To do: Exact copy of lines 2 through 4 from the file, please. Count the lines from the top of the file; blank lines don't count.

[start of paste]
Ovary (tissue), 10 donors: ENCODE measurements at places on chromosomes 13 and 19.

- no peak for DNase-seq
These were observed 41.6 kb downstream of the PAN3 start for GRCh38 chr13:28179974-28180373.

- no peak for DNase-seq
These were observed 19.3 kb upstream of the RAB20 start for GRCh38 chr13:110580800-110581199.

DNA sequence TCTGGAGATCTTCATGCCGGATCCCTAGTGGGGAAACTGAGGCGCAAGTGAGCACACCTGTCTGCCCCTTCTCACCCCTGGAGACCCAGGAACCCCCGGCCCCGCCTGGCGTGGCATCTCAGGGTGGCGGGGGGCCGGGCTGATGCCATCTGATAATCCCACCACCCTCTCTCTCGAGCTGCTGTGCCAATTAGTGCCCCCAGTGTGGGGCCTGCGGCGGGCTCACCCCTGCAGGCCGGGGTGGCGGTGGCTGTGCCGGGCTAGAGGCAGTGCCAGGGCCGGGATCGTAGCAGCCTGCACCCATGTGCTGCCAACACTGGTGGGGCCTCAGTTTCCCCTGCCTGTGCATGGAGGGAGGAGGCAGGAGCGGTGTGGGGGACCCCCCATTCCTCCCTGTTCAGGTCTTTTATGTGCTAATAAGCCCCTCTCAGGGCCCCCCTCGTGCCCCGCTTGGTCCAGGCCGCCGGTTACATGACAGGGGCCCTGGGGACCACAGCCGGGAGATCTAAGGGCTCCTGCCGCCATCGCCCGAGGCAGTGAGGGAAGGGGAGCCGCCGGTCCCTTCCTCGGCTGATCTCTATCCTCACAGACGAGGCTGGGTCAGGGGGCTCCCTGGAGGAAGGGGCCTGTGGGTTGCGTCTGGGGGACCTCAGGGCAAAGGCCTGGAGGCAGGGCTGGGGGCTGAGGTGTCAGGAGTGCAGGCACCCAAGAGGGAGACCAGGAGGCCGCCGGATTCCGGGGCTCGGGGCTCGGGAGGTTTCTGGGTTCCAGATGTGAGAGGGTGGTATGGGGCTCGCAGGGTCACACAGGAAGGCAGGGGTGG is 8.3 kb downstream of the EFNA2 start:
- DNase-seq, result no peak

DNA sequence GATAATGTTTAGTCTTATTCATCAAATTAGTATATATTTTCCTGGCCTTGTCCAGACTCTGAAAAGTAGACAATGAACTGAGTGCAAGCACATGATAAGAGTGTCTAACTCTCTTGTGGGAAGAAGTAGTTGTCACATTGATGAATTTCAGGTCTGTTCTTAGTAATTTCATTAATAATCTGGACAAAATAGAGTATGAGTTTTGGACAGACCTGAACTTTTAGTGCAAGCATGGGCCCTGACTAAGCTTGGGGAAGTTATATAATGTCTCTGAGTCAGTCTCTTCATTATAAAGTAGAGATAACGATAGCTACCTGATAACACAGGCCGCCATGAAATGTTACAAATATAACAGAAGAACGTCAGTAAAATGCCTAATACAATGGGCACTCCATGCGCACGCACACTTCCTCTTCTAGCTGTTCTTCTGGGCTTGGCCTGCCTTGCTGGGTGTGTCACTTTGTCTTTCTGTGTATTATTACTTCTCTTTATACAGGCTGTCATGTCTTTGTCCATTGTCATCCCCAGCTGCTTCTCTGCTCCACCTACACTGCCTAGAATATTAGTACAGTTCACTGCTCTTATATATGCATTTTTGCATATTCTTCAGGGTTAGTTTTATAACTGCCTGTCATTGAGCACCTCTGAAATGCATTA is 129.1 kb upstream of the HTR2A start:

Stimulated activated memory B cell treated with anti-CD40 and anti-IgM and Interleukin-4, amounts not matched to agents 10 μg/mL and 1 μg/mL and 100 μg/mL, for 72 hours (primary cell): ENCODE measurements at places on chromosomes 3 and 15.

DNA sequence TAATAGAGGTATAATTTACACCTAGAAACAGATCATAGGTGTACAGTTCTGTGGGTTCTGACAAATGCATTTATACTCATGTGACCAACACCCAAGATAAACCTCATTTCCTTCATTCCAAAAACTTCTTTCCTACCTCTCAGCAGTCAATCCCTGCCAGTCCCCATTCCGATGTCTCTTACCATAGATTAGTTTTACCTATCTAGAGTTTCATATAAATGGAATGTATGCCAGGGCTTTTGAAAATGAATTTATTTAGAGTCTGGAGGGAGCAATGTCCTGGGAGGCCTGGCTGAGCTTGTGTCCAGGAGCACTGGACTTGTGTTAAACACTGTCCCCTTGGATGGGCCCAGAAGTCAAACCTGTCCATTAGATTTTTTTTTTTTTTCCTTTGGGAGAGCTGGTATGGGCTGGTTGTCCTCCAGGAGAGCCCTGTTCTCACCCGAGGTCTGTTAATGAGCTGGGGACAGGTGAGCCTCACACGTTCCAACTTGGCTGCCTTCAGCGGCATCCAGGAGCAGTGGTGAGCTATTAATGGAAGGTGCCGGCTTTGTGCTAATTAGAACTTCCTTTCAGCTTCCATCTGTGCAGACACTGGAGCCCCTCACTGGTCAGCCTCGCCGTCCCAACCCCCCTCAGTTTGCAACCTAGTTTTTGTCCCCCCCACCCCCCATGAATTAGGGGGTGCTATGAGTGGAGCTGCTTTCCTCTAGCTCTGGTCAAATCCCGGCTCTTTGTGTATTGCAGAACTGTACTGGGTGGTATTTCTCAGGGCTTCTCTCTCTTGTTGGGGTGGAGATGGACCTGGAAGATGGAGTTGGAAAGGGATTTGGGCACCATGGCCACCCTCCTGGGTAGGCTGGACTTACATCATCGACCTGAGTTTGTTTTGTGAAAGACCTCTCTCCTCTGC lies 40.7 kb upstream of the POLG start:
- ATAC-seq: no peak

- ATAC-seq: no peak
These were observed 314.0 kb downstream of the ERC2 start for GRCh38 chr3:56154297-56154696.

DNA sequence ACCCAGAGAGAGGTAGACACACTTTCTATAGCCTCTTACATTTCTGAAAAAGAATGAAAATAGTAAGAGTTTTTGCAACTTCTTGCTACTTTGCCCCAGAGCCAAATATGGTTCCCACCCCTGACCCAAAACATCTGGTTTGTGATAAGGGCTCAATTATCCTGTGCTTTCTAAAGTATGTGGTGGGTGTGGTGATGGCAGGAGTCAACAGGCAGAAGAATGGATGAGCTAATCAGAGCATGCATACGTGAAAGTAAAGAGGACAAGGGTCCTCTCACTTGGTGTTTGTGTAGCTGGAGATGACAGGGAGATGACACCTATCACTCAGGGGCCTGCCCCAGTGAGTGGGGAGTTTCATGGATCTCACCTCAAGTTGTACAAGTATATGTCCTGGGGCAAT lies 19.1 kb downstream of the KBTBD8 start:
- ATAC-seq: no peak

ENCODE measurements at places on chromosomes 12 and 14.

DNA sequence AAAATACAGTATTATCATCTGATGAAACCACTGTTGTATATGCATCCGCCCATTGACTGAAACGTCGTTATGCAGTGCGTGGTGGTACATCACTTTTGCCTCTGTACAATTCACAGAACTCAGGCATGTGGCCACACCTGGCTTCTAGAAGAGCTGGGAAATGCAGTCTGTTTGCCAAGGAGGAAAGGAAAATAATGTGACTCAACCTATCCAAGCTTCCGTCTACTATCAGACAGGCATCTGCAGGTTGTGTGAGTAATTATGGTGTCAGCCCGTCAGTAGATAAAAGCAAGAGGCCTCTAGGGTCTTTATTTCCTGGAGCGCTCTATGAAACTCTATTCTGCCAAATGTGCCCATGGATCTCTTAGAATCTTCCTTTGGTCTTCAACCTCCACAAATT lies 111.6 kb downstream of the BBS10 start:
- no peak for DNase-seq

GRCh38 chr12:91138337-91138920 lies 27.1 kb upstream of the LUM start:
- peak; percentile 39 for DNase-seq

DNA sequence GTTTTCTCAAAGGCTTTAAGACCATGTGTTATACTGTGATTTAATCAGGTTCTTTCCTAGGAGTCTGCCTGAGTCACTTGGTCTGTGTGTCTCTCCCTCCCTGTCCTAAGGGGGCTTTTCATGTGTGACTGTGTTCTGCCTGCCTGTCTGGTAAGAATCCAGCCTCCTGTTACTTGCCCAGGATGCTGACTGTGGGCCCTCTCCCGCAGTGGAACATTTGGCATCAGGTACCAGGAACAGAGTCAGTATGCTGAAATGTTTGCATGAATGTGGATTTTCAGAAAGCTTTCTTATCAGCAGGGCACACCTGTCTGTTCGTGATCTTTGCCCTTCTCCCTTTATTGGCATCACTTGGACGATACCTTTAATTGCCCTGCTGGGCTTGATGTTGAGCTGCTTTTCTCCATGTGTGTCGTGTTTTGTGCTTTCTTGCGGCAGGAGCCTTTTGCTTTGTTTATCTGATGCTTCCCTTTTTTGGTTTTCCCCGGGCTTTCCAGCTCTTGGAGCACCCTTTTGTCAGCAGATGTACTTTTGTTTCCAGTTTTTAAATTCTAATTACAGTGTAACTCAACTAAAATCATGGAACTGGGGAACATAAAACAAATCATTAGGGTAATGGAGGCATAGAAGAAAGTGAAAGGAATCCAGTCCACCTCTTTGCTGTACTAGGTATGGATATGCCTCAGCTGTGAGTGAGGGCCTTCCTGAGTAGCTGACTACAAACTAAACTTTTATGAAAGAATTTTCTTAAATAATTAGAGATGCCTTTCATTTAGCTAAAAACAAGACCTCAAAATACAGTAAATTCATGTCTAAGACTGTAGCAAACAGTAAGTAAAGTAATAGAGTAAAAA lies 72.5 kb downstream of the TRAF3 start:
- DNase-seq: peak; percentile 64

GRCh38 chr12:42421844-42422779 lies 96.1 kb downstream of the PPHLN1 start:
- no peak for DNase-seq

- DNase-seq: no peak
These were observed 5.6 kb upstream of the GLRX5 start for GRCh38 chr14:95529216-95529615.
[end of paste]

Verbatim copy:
- no peak for DNase-seq
These were observed 41.6 kb downstream of the PAN3 start for GRCh38 chr13:28179974-28180373.

- no peak for DNase-seq